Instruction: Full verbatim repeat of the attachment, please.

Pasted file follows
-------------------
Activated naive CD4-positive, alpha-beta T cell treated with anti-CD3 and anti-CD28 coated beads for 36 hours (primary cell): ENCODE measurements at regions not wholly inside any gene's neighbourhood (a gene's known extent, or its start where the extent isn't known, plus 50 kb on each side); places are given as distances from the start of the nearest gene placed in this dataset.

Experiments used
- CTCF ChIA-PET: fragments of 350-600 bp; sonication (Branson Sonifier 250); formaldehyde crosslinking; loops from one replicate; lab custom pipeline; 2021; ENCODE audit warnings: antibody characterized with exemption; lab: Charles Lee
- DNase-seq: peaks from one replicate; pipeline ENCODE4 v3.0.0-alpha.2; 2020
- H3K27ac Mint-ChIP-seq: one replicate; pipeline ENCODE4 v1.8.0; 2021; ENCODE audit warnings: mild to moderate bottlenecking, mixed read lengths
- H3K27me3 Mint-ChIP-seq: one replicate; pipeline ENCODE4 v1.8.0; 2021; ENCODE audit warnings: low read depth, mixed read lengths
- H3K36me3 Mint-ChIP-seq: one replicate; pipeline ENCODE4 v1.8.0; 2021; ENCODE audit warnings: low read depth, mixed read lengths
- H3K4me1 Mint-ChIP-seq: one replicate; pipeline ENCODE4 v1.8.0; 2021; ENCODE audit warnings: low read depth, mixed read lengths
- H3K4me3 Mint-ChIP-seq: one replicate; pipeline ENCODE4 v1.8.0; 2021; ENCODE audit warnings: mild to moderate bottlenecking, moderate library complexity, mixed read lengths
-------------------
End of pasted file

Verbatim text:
Activated naive CD4-positive, alpha-beta T cell treated with anti-CD3 and anti-CD28 coated beads for 36 hours (primary cell): ENCODE measurements at regions not wholly inside any gene's neighbourhood (a gene's known extent, or its start where the extent isn't known, plus 50 kb on each side); places are given as distances from the start of the nearest gene placed in this dataset.

Experiments used
- CTCF ChIA-PET: fragments of 350-600 bp; sonication (Branson Sonifier 250); formaldehyde crosslinking; loops from one replicate; lab custom pipeline; 2021; ENCODE audit warnings: antibody characterized with exemption; lab: Charles Lee
- DNase-seq: peaks from one replicate; pipeline ENCODE4 v3.0.0-alpha.2; 2020
- H3K27ac Mint-ChIP-seq: one replicate; pipeline ENCODE4 v1.8.0; 2021; ENCODE audit warnings: mild to moderate bottlenecking, mixed read lengths
- H3K27me3 Mint-ChIP-seq: one replicate; pipeline ENCODE4 v1.8.0; 2021; ENCODE audit warnings: low read depth, mixed read lengths
- H3K36me3 Mint-ChIP-seq: one replicate; pipeline ENCODE4 v1.8.0; 2021; ENCODE audit warnings: low read depth, mixed read lengths
- H3K4me1 Mint-ChIP-seq: one replicate; pipeline ENCODE4 v1.8.0; 2021; ENCODE audit warnings: low read depth, mixed read lengths
- H3K4me3 Mint-ChIP-seq: one replicate; pipeline ENCODE4 v1.8.0; 2021; ENCODE audit warnings: mild to moderate bottlenecking, moderate library complexity, mixed read lengths